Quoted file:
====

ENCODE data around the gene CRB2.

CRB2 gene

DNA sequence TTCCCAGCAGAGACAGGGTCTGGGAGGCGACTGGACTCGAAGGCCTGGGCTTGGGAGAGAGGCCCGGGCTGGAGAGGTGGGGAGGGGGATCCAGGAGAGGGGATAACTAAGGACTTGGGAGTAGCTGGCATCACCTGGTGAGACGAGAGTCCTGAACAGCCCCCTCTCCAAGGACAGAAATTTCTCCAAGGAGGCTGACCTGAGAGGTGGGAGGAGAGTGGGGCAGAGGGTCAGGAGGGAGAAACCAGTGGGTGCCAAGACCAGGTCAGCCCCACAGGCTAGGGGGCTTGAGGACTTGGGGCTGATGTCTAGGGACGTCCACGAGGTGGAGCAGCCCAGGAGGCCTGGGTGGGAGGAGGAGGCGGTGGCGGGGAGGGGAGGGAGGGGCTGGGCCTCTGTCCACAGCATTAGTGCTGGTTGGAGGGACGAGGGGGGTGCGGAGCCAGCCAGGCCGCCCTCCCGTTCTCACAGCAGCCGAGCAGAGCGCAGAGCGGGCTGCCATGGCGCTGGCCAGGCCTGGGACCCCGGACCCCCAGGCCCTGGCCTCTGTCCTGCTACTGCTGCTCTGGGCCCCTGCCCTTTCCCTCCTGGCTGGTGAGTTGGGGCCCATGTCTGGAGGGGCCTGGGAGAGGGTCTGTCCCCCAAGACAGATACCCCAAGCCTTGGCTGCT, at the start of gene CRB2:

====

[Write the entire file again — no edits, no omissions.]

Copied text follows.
ENCODE data around the gene CRB2.

CRB2 gene

DNA sequence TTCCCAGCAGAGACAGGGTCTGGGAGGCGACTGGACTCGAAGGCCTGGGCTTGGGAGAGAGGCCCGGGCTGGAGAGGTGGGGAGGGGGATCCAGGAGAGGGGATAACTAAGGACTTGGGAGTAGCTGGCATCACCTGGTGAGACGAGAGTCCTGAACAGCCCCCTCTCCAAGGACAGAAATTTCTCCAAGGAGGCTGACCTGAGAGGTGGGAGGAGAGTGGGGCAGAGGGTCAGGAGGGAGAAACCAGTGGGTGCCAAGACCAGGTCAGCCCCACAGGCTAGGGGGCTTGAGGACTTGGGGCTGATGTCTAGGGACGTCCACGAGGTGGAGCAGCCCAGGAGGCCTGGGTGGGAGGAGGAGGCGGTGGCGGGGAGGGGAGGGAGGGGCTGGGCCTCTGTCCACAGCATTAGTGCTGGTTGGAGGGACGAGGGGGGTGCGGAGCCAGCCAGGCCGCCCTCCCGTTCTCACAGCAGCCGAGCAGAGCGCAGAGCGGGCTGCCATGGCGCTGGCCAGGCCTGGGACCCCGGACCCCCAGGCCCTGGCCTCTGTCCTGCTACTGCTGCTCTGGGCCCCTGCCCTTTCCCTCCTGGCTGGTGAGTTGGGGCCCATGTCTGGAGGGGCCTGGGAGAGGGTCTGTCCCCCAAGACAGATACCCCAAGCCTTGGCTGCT, at the start of gene CRB2: